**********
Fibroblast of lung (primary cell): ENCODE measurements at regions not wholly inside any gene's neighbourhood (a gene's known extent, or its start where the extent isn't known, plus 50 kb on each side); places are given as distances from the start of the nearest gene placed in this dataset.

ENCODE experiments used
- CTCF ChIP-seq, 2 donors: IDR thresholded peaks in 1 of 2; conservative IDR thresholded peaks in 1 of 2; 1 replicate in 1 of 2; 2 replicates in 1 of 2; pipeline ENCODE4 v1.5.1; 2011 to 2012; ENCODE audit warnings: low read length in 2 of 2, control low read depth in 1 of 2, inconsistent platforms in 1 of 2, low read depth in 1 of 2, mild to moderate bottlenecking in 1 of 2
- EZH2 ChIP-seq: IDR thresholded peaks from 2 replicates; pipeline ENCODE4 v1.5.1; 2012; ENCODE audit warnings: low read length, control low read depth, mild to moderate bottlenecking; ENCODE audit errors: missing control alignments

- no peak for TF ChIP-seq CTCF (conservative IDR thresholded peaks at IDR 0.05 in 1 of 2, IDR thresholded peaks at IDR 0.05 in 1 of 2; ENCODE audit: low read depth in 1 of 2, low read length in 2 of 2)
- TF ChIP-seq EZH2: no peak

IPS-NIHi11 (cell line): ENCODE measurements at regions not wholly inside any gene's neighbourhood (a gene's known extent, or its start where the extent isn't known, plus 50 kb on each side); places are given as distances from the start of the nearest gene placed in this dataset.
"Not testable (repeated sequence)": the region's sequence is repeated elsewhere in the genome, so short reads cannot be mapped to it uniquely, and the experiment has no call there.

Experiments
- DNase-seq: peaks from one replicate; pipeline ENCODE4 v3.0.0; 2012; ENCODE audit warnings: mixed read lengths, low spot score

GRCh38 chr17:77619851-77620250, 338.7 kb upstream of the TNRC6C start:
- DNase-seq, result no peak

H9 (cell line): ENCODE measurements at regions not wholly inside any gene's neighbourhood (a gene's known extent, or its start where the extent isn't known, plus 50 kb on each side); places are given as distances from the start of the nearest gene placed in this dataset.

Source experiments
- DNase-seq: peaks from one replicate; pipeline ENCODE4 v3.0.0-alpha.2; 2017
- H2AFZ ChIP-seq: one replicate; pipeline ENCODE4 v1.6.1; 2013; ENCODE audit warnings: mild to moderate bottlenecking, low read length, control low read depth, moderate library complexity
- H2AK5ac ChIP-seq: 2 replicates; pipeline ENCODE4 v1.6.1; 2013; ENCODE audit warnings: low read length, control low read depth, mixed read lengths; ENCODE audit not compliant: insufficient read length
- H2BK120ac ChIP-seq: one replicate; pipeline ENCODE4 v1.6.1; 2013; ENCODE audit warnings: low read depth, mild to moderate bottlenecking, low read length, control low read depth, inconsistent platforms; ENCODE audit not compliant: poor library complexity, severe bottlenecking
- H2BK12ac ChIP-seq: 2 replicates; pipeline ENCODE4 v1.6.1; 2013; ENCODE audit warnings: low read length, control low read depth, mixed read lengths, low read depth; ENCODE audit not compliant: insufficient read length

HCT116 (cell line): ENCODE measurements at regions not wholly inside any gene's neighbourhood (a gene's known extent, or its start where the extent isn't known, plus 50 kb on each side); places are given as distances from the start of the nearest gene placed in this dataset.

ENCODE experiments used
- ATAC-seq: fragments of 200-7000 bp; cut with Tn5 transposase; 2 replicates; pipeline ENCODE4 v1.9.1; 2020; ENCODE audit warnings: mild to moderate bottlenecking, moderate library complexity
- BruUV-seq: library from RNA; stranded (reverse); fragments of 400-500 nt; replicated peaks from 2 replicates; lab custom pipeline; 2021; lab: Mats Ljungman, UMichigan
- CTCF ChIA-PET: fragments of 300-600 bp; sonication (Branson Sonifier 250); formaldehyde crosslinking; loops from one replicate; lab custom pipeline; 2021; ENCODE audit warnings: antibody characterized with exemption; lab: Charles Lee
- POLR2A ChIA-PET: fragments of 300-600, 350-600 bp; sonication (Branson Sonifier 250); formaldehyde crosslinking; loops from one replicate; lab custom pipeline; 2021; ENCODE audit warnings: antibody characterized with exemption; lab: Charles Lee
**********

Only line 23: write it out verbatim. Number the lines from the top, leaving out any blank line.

- BruUV-seq: library from RNA; stranded (reverse); fragments of 400-500 nt; replicated peaks from 2 replicates; lab custom pipeline; 2021; lab: Mats Ljungman, UMichigan